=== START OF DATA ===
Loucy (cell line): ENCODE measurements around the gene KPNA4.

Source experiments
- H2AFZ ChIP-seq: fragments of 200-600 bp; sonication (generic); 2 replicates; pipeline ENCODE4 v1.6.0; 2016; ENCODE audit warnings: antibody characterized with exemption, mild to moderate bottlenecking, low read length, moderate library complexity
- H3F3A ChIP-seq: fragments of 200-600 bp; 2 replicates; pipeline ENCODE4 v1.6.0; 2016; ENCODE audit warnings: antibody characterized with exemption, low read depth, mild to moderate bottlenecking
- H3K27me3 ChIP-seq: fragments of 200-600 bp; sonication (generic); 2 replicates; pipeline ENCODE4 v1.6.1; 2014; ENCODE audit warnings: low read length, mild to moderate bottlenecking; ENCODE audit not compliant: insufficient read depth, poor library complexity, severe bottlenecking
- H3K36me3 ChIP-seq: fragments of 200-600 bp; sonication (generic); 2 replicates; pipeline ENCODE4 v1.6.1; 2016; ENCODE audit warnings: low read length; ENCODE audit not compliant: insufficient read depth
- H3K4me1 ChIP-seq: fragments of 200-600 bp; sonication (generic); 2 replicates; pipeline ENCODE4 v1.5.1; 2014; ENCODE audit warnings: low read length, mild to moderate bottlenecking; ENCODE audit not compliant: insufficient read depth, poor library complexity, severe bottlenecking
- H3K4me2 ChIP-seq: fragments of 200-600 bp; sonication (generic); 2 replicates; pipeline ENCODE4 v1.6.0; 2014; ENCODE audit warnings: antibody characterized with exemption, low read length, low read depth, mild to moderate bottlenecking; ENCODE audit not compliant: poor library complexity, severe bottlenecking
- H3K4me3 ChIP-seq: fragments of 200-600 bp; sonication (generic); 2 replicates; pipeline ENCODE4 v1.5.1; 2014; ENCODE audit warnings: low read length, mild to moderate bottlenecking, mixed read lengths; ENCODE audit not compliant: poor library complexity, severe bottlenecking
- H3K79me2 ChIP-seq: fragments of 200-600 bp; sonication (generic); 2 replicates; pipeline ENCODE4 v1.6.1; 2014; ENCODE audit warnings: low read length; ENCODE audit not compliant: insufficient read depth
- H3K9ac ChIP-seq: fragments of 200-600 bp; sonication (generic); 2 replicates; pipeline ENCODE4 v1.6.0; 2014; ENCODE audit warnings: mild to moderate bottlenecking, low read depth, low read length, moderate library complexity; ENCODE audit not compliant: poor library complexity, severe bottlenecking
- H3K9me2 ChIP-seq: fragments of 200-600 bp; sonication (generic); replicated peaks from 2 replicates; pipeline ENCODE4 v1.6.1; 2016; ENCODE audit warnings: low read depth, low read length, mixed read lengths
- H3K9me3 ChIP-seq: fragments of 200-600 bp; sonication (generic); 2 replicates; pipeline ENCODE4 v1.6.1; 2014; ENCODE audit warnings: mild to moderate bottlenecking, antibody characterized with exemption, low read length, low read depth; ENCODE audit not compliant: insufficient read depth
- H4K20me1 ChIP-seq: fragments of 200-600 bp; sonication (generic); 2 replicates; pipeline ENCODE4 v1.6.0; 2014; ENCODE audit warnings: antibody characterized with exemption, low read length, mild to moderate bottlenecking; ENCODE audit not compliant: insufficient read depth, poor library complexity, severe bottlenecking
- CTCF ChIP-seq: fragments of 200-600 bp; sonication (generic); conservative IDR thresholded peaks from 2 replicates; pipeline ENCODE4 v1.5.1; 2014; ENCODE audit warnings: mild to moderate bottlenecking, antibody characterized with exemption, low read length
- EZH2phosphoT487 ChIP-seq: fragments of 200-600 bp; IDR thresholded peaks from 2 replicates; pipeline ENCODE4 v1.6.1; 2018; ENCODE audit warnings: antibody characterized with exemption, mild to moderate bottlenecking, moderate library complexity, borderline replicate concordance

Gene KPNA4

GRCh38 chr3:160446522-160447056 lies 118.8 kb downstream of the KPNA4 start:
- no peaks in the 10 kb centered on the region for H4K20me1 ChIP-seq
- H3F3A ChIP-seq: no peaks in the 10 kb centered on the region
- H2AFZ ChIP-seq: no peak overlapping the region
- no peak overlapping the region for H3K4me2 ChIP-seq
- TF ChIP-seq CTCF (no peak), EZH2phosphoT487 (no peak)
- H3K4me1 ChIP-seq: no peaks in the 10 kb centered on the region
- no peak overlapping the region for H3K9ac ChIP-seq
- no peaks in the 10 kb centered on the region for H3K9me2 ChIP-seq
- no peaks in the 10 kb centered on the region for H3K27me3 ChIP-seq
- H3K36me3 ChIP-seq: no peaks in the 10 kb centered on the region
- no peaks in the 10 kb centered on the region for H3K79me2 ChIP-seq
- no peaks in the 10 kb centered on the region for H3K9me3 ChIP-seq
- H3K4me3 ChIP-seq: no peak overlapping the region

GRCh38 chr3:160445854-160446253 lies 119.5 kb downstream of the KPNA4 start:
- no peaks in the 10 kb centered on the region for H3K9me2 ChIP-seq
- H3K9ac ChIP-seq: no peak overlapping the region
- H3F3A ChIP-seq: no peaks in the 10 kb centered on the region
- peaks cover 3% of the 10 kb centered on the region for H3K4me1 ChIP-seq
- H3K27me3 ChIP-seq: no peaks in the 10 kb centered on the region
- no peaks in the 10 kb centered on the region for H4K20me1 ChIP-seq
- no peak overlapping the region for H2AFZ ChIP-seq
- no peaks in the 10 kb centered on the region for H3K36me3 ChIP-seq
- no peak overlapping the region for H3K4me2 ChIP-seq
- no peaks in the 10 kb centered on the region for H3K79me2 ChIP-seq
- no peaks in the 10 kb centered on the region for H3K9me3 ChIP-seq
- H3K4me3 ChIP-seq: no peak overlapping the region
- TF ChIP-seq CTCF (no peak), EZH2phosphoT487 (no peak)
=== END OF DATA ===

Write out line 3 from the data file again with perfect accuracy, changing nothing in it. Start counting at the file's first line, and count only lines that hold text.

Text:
- H2AFZ ChIP-seq: fragments of 200-600 bp; sonication (generic); 2 replicates; pipeline ENCODE4 v1.6.0; 2016; ENCODE audit warnings: antibody characterized with exemption, mild to moderate bottlenecking, low read length, moderate library complexity